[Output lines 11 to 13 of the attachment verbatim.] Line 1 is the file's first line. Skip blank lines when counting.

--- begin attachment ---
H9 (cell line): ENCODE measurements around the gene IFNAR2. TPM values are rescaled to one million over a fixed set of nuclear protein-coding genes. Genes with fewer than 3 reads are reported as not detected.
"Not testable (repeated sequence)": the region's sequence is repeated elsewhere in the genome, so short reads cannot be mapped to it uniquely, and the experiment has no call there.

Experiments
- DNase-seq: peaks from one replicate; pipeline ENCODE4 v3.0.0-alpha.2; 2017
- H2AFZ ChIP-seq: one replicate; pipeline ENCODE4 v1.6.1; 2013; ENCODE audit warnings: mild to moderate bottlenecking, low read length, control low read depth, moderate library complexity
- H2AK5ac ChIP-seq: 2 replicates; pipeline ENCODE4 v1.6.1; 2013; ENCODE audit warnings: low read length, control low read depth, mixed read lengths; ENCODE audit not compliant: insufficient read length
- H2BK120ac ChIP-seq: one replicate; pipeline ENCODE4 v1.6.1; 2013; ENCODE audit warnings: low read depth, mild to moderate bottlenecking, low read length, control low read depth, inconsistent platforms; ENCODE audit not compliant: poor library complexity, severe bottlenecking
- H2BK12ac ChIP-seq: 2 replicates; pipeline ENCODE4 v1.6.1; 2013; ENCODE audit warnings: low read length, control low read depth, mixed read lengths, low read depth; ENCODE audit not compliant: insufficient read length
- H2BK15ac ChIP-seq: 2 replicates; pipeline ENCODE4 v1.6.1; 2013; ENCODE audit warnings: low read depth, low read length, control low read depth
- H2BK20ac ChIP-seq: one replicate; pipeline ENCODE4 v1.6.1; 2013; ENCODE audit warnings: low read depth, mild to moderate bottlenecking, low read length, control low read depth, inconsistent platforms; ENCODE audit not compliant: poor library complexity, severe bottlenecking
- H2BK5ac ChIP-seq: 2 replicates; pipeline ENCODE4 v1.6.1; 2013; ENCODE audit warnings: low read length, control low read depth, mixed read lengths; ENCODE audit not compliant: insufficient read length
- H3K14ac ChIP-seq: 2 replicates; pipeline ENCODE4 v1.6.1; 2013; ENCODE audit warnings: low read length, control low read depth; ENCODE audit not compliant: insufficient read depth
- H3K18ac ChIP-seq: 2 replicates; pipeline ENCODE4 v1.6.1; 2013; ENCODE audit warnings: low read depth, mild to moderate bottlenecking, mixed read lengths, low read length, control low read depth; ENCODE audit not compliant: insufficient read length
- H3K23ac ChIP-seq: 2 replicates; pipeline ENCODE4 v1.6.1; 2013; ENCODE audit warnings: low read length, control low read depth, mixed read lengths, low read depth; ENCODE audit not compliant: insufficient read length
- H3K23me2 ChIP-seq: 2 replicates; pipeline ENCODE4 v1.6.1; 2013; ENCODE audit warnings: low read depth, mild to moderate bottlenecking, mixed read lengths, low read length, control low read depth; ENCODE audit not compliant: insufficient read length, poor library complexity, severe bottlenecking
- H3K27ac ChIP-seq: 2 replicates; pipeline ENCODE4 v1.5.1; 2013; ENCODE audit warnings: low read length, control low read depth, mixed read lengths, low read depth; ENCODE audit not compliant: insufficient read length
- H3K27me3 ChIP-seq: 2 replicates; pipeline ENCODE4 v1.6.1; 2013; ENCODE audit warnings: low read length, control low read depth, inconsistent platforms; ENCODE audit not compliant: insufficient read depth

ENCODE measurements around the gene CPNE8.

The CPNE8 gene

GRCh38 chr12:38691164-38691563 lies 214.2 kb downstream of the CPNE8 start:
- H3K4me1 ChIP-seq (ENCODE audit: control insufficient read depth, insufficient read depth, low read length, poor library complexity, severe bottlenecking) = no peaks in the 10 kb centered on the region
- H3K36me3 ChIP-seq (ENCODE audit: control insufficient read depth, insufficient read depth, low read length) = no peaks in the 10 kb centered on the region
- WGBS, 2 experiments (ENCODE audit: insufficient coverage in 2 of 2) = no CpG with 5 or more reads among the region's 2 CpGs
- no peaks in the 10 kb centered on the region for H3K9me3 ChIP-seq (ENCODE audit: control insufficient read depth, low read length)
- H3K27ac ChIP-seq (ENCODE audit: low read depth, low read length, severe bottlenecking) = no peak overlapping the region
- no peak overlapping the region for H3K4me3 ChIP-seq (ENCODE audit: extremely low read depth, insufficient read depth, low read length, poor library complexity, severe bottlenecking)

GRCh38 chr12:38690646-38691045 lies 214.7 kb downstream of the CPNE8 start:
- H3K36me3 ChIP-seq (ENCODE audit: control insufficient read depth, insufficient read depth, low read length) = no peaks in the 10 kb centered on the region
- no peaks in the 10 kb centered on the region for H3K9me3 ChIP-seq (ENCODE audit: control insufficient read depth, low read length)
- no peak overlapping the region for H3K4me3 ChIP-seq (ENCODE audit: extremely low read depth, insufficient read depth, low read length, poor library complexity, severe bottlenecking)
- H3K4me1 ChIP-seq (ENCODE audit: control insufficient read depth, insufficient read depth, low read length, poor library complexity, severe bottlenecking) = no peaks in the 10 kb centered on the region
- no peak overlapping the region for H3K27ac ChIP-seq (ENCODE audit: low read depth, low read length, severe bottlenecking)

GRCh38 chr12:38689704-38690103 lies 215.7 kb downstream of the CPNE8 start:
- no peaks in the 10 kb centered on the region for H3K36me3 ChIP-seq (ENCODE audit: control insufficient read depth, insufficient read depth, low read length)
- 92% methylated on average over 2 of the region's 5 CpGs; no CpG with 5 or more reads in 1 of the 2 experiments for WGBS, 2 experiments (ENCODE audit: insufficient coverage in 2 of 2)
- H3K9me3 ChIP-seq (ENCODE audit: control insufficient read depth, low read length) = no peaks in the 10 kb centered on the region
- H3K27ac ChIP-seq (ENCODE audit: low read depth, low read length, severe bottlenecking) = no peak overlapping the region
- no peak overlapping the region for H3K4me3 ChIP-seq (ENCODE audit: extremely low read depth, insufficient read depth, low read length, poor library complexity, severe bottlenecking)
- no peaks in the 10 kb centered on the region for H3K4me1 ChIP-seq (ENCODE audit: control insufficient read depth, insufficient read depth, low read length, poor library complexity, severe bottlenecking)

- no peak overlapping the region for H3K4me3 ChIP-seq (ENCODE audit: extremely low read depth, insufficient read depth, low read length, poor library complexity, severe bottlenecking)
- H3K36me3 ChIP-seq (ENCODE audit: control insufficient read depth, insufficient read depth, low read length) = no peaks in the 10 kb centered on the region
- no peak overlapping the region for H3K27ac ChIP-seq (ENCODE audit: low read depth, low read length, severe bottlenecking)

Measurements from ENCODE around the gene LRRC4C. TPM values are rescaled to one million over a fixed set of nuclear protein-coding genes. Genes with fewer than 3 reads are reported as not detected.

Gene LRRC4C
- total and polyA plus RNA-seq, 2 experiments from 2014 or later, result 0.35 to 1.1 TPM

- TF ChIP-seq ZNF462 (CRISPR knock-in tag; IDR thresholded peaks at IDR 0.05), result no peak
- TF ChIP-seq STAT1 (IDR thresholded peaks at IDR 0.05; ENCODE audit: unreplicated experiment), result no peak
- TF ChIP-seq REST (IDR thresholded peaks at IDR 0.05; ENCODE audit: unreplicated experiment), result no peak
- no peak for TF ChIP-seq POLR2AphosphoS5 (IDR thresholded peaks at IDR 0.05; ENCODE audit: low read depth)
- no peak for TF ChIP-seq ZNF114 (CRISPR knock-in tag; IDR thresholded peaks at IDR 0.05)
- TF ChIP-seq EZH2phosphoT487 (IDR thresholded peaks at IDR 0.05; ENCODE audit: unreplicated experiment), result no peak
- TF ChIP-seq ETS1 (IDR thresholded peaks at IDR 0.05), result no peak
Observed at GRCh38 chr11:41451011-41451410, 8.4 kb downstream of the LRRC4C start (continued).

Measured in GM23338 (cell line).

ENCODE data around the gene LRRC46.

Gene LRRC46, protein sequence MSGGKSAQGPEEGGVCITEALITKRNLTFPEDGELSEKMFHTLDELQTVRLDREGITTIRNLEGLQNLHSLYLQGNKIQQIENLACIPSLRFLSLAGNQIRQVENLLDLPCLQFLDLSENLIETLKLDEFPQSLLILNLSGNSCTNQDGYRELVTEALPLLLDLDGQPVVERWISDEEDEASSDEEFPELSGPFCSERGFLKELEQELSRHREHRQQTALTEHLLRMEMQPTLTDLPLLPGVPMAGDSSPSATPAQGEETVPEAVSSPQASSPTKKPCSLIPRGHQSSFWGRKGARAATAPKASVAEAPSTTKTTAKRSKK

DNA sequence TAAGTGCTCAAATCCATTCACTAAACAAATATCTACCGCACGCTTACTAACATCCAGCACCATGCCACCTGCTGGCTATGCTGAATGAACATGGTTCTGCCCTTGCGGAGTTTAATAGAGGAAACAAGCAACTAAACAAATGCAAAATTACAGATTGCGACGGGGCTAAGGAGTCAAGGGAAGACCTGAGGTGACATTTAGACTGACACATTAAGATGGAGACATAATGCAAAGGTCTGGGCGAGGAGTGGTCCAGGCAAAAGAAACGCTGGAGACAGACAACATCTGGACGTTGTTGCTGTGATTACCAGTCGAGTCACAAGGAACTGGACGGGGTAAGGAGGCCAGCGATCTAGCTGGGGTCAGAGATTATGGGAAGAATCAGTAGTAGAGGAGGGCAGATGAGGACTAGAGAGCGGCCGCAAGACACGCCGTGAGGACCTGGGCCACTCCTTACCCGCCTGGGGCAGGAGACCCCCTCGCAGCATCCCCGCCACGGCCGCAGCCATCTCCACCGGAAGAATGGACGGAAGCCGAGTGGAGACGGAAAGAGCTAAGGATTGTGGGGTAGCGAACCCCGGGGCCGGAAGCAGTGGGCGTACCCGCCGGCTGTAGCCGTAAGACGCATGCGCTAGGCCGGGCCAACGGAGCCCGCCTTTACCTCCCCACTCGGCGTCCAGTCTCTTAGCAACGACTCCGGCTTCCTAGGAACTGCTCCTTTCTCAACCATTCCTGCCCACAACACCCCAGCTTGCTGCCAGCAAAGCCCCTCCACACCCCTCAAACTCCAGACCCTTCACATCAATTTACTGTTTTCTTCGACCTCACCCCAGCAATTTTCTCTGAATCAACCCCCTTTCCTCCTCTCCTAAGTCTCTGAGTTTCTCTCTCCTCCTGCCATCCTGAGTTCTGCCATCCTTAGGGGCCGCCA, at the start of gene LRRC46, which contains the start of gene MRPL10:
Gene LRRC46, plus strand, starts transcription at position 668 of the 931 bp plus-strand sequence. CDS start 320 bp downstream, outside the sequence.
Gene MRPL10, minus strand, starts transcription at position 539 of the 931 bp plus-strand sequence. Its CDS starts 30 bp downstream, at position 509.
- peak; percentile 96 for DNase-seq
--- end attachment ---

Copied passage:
- H2BK5ac ChIP-seq: 2 replicates; pipeline ENCODE4 v1.6.1; 2013; ENCODE audit warnings: low read length, control low read depth, mixed read lengths; ENCODE audit not compliant: insufficient read length
- H3K14ac ChIP-seq: 2 replicates; pipeline ENCODE4 v1.6.1; 2013; ENCODE audit warnings: low read length, control low read depth; ENCODE audit not compliant: insufficient read depth
- H3K18ac ChIP-seq: 2 replicates; pipeline ENCODE4 v1.6.1; 2013; ENCODE audit warnings: low read depth, mild to moderate bottlenecking, mixed read lengths, low read length, control low read depth; ENCODE audit not compliant: insufficient read length